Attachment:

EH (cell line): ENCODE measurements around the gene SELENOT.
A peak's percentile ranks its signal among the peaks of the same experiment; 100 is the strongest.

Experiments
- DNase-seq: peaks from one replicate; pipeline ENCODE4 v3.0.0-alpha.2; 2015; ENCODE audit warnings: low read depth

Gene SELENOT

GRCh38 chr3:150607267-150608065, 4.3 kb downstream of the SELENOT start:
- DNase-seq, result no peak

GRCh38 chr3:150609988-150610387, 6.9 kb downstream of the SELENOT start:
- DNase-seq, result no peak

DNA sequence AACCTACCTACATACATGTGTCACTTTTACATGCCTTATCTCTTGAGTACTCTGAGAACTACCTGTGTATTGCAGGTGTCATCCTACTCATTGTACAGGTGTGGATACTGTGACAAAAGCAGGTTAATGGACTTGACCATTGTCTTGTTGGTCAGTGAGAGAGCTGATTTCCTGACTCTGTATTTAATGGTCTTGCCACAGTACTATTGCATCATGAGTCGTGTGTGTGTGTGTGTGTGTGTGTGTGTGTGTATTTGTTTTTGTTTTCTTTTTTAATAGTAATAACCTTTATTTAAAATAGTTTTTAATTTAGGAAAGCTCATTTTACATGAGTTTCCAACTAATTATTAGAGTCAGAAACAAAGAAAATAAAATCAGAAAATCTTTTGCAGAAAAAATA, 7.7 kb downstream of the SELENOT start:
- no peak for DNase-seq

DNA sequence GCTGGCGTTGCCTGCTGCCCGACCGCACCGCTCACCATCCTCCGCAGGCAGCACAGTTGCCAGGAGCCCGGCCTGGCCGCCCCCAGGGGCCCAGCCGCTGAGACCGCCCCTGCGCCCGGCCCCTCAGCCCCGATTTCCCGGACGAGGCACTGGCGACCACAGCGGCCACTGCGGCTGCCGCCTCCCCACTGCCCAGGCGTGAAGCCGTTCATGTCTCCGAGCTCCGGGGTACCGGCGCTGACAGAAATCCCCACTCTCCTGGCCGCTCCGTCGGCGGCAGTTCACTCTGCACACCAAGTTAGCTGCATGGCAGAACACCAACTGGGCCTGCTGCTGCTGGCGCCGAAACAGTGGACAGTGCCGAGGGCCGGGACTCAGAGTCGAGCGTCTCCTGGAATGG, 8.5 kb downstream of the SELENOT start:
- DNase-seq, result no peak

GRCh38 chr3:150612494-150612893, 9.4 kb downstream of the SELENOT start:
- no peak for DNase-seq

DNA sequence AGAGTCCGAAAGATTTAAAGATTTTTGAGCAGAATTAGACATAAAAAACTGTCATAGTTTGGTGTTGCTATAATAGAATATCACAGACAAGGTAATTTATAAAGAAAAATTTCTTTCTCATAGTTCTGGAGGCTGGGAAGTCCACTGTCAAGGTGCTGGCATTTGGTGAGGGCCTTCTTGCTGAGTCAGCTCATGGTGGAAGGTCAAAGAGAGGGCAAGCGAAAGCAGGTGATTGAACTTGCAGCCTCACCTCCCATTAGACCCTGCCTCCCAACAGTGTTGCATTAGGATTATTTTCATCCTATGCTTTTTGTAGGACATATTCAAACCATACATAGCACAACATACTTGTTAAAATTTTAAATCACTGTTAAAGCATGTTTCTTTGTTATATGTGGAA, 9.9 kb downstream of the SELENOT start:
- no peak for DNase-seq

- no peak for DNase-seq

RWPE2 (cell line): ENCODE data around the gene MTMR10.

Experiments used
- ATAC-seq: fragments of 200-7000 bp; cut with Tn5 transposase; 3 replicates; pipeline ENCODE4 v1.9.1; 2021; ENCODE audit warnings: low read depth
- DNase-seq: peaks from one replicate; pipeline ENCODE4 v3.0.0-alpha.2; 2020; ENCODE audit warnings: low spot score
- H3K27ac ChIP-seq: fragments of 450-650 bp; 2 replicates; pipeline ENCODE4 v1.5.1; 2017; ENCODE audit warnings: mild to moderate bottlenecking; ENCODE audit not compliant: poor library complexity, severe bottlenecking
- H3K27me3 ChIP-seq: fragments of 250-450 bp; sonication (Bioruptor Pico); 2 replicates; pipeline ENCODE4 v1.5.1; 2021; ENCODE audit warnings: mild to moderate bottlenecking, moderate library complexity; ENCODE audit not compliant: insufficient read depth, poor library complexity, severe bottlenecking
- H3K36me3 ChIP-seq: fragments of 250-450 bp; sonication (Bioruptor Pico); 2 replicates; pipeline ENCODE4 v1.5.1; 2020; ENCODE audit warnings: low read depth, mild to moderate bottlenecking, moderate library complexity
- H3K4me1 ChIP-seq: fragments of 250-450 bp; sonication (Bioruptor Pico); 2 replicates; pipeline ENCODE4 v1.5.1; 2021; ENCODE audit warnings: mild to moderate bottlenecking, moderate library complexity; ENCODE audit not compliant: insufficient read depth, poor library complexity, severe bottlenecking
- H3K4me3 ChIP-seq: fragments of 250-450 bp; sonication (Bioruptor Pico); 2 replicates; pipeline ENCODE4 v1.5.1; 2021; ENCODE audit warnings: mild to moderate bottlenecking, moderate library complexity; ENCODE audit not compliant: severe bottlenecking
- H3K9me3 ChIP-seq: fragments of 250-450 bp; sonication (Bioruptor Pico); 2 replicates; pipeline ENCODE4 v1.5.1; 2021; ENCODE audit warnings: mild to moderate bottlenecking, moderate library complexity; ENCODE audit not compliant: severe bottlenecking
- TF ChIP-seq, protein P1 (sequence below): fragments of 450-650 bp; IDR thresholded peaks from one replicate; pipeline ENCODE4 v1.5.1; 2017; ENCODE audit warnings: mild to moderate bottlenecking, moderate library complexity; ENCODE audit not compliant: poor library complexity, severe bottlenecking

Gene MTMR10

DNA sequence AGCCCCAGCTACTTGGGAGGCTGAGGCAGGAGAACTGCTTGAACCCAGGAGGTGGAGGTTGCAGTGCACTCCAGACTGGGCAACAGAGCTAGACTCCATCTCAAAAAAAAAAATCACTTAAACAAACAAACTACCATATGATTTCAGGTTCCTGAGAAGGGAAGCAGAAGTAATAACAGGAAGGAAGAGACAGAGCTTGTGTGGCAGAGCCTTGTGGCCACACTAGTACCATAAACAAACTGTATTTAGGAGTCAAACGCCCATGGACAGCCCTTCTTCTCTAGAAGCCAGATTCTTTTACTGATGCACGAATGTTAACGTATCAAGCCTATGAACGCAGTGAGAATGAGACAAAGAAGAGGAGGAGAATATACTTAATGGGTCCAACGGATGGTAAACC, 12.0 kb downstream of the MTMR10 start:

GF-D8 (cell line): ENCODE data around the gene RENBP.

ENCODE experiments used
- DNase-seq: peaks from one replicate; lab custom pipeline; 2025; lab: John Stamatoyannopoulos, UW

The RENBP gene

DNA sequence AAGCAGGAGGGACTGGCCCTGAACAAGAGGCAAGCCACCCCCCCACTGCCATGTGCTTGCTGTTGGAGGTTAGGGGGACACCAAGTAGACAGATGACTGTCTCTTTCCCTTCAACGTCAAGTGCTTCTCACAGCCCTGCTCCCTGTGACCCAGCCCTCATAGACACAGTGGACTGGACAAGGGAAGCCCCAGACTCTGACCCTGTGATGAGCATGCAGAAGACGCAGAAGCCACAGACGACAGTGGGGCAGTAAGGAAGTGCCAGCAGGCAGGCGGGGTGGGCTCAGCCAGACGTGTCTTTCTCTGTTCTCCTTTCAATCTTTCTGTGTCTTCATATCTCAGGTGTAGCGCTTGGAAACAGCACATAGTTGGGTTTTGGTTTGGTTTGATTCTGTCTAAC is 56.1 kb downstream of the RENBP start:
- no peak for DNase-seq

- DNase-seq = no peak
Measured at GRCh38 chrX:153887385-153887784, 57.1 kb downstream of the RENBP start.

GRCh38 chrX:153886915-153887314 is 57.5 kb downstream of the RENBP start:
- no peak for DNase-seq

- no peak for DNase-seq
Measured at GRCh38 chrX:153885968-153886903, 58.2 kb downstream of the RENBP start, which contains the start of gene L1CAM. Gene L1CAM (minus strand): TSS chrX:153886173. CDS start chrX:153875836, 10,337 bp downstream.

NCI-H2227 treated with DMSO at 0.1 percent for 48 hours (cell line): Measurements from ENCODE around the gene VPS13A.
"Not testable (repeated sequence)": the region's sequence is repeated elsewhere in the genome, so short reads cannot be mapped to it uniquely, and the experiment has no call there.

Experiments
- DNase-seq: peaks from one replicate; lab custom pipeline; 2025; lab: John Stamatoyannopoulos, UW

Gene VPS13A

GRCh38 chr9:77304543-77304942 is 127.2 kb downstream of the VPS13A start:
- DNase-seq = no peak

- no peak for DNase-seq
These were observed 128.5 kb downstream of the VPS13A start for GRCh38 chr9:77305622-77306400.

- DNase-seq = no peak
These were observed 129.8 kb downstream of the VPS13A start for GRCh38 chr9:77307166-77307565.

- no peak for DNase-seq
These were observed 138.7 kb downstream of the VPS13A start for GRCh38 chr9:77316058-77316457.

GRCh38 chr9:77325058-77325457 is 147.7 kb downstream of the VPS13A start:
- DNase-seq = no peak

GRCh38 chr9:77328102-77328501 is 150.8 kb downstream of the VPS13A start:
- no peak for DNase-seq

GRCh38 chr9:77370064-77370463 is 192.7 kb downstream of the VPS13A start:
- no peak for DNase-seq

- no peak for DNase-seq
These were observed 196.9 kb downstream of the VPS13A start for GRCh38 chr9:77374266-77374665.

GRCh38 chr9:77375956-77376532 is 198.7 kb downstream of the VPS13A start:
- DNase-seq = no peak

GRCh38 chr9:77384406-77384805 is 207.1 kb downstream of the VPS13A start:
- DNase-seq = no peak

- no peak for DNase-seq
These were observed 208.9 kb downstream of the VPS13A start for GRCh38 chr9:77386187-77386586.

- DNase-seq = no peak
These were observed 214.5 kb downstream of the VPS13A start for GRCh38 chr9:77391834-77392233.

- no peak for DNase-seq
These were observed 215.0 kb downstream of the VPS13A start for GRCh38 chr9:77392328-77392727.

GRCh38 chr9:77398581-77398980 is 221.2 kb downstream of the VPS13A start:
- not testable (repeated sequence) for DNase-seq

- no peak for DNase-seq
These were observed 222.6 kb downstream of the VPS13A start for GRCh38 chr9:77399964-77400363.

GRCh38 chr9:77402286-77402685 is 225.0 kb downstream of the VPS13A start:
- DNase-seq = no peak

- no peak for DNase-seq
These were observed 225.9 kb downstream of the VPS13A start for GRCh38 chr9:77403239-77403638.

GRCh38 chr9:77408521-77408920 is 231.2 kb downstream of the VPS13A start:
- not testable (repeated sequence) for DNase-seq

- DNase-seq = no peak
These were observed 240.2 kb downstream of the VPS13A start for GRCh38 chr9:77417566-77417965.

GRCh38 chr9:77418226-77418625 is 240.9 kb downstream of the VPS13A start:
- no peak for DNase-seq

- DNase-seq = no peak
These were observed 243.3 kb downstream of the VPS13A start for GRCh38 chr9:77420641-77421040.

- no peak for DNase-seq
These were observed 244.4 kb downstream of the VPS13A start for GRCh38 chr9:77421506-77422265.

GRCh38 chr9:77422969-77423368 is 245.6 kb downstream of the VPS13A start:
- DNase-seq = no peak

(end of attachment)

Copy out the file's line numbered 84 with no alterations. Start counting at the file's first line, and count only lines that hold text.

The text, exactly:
- not testable (repeated sequence) for DNase-seq